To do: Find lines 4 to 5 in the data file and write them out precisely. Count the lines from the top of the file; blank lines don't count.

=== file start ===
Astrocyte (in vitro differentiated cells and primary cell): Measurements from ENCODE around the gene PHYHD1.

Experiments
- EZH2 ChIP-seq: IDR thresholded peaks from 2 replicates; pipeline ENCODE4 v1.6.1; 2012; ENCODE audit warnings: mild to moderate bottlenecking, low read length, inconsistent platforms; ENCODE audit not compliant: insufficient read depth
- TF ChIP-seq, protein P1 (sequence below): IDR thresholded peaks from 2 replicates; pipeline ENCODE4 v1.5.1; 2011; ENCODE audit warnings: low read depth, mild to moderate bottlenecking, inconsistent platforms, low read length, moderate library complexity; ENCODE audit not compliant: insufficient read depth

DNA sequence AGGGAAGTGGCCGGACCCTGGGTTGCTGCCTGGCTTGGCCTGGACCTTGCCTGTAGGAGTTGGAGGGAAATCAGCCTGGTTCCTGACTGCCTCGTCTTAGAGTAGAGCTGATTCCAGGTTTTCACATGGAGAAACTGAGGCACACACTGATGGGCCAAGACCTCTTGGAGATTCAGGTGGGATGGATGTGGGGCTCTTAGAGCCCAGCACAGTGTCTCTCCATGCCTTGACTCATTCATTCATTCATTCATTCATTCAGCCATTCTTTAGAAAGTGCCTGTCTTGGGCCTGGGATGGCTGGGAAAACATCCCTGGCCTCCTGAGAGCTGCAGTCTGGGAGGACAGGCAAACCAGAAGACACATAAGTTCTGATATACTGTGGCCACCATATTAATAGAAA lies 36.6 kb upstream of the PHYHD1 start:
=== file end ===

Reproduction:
- TF ChIP-seq, protein P1 (sequence below): IDR thresholded peaks from 2 replicates; pipeline ENCODE4 v1.5.1; 2011; ENCODE audit warnings: low read depth, mild to moderate bottlenecking, inconsistent platforms, low read length, moderate library complexity; ENCODE audit not compliant: insufficient read depth

DNA sequence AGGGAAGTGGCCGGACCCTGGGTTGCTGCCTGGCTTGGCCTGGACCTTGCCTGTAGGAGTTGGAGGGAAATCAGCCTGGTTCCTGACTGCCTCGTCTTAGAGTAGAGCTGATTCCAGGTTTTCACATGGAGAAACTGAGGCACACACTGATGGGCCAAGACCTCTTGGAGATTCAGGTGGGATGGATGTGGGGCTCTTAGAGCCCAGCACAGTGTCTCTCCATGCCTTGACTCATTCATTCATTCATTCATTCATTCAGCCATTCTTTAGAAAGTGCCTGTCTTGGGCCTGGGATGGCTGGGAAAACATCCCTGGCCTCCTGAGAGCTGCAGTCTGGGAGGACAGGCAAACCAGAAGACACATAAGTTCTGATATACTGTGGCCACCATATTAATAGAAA lies 36.6 kb upstream of the PHYHD1 start: